There wasn’t anything peculiar about the night before. Naevia had been dismissed more or less at her regular time. The Lorekeeper, although rather taciturn of late, had seemed well. She ate voraciously and wrote even moreso. Naevia didn’t enquire as to the subject matter, for Dralosa often got swept away irrevocably by the flow of the pen on parchment. When she closed the door, the older woman was hunched over her desk by lamplight, still frantically writing.
Naevia more or less expected to open the door in the morning to find that Dralosa had traversed the six or so feet to her warmly made up bed.
More or less.
When she did in fact open the door, the sight that greeted her caused her to yelp involuntarily. The stunned young handmaiden whirled around, dizzy, her peripheral vision swallowed by panic. “Help! HELP!” she screamed. She raced outside onto the concourse of the Rise gardens. “HELP!” she bellowed. Two Aldor Vindicators wandering by had noticed her frantic shrieking and jogged over. One grabbed her by the wrist.
“Calm yourself, girl. What is the matter?”
Naevia shook her head. “I don’t, I-” She turned towards their quarters, her lips trembling. The pair had inferred enough. Before Naevia could turn once more to face either of them, they had started in the direction of where her gaze fell. Her wrists hung, limp. All of her felt limp. Even the gentle breeze would have been enough to pick her up and carry her away now.
A stretcher was called, with several Anchorites in tow. ‘What did you see?’ they all asked. Naevia mumbled.
‘”She never made it.”
“Made it where, child?”
“Bed. There she was. On the floor.”
“What was in her glass?”
“I… I don’t know… she did not ask me for a drink before bedtime.”
The two Vindicators shot one another a look. Naevia gently nudged past them to stand on the edge of her hooves and watch, as horrified as she was. The Lorekeeper lay on the stretcher. The Anchorites had, out of kindness, washed the stain of whatever she had imbibed from her face, giving the lifeless woman a last bit of dignity.
“There is a way.” spoke the oldest of the Anchorites, a ruddy, round faced man.
Naevia broke through halted, choking breaths. “How?”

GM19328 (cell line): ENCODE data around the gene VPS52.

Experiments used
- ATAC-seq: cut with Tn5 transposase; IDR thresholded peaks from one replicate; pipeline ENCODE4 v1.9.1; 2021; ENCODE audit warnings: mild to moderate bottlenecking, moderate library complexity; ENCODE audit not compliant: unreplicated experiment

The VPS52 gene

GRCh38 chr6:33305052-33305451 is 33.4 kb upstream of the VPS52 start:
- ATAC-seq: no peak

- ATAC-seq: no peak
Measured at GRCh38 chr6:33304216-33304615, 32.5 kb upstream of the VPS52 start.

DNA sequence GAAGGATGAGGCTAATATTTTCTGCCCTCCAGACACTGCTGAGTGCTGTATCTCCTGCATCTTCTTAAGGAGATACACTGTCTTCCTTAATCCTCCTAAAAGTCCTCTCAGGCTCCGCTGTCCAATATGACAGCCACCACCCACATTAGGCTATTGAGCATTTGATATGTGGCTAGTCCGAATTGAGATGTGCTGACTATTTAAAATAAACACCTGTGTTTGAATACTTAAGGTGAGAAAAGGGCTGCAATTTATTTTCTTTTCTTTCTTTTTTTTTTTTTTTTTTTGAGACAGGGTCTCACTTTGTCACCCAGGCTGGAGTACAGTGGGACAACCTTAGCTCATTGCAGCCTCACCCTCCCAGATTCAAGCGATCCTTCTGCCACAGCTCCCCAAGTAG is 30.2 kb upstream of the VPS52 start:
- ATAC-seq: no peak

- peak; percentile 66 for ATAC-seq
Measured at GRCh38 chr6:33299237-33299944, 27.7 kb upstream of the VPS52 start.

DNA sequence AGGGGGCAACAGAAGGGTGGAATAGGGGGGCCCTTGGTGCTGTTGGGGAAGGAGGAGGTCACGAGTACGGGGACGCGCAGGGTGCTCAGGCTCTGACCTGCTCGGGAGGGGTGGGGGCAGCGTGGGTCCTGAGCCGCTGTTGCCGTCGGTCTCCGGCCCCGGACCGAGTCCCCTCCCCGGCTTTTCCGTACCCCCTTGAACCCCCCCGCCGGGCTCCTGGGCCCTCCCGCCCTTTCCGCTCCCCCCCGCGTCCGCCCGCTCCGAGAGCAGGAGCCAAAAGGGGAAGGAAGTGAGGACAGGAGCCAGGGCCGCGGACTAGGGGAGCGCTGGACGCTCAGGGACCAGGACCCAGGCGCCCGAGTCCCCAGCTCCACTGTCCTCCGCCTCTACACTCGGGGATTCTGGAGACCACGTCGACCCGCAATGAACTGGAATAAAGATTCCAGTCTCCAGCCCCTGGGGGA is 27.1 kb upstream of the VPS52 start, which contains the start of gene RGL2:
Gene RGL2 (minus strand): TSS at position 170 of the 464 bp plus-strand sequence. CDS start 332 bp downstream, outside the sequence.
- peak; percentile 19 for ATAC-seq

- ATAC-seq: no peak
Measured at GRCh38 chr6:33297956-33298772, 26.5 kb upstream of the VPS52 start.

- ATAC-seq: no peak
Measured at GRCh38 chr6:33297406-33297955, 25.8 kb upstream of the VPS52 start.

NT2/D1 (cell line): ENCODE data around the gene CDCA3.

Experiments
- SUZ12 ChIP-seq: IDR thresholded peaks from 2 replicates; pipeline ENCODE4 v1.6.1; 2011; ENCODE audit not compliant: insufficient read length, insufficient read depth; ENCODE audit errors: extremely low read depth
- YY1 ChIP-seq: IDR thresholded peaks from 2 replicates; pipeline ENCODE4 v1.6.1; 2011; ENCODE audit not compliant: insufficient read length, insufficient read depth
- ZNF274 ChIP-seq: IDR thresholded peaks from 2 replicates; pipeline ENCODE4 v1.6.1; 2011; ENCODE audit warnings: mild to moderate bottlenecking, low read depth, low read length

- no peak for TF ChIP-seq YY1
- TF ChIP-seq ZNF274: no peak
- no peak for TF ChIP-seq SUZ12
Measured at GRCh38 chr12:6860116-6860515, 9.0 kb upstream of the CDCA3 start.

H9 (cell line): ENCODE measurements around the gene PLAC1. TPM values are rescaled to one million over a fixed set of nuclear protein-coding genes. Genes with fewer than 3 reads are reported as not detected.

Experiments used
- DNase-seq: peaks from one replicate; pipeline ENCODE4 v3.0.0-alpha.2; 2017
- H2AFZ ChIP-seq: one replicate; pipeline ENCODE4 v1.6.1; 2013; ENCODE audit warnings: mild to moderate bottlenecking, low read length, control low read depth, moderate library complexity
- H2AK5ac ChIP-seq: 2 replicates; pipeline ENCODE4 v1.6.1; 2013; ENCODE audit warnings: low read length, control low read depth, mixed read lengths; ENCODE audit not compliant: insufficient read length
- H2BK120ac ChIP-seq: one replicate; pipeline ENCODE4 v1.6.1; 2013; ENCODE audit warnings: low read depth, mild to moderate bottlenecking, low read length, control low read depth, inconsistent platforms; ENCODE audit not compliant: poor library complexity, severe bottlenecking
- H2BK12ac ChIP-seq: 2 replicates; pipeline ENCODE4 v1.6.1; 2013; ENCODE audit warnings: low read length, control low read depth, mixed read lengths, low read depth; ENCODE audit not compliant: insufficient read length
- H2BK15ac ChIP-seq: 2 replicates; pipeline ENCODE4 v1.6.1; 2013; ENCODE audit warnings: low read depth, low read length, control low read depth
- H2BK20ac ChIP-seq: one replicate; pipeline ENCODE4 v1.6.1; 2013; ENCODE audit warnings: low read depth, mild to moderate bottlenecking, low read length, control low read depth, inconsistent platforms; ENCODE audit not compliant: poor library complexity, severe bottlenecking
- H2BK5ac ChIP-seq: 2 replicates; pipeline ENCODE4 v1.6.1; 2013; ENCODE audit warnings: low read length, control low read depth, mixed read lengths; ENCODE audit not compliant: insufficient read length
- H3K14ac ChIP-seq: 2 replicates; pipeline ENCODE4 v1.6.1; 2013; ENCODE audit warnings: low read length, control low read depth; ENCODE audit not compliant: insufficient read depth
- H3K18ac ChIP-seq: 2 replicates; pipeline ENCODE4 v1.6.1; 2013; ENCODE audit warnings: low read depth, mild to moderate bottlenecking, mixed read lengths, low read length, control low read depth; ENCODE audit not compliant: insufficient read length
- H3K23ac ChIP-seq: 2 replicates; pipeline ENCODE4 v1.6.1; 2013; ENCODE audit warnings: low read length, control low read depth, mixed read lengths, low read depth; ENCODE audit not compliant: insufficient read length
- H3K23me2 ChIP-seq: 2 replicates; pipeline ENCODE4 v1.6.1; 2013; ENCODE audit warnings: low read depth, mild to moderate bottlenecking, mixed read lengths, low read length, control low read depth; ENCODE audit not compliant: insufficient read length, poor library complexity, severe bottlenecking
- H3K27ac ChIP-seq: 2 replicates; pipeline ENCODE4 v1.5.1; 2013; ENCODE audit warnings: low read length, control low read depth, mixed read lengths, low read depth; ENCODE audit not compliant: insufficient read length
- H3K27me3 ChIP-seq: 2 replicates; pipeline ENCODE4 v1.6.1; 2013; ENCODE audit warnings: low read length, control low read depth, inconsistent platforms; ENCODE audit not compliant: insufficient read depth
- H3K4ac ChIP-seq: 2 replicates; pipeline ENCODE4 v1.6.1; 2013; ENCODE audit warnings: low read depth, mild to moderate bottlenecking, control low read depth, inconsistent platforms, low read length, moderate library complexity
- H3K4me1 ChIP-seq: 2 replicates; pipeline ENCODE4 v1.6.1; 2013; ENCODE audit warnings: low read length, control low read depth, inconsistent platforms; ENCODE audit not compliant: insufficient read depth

“Go to the Exodar.”
He nodded. “Stasis is the only way. For now. There is a chance, and their facilities are best. But we must hurry. As her listed next, you must give the consent.”
“Anything. Please! She is all I… she is all I have.”
The man sighed deeply. He knew she was right. It left bitter questions in his mind, but he thought better than to press Naevia for answers.
They wasted no time. The Lorekeeper left Shattrath City, carried by a small procession of Anchorites. The mechanized stretcher hummed eerily above the gentle cacophony of prayers. The incense that they burned along the journey caused Naevia’s nose to twitch. She didn’t understand their whispers, or the prayers that she had not heard before, nor the strange garments that they wore in lieu of their ordinary vestments. They wore colours that bore a significance she failed to grasp.
Upon arrival in the Exodar, they were ushered away to a private cell. It was cold and clinical at best, and almost certainly a mausoleum at worst. Naevia began to cry again, but an Anchorite who could very well have been even younger than she was placed an arm around Naevia’s shoulder and squeezed her deftly. “It happens, sister. It is unusual, but, it happens.” Too numb to reply, Naevia merely croaked an acknowledgement that she heard the words and watched, the men and women whirling past her. They had lifted Dralosa into a stasis pod and were attaching various objects to her.
The round faced man approached Naevia. “Before we close it, you should say goodbye.”
“How long?” Naevia whispered. She didn’t even want to ask, but felt compelled to do so.
The man shrugged gently. “A decade. A milennia. Twenty milennia. I cannot say. We won’t know until we find out what happened.” He put his hand on Naevia’s shoulder. “You’ll see her again, but perhaps not in this life.”
Naevia cupped her hand over her mouth to stop herself from choking in disbelief. After a few moments, she had collected what courage she could. Inhaling deeply, she stepped closer to the edge of the stasis pod. Dralosa, her guardian, teacher, mother figure and Lorekeeper, looked dreamlike. They had neatly arranged her white hair around her face and down over her arms. She was dressed in a simple, pearl coloured robe. Her hands were clasped together over her stomach. Her son’s diadem shone with a deceptive effulgence on her wrist.
Naevia leaned in and kissed Dralosa’s artificially warmed lips, and whispered. “Don’t leave me. Please.” Dralosa’s calm and pleasantly arranged physiognomy belied the violent solitude of her death. Naevia buried her face in the still woman’s bosom and begged. “No… Please…” Two nearby Vindicators rushed forward and gently, but authoritatively, took hold of Naevia and eased her off the pod. It sealed shut within moments.
A beautiful glow filled the room, and the pod lit up like a beacon. It startled even the Vindicators. But Naevia stood in awe, her eyes soldered to the pod, cognizant now that she was witnessing something beautiful happen, and may never see again:
A soul finding peace.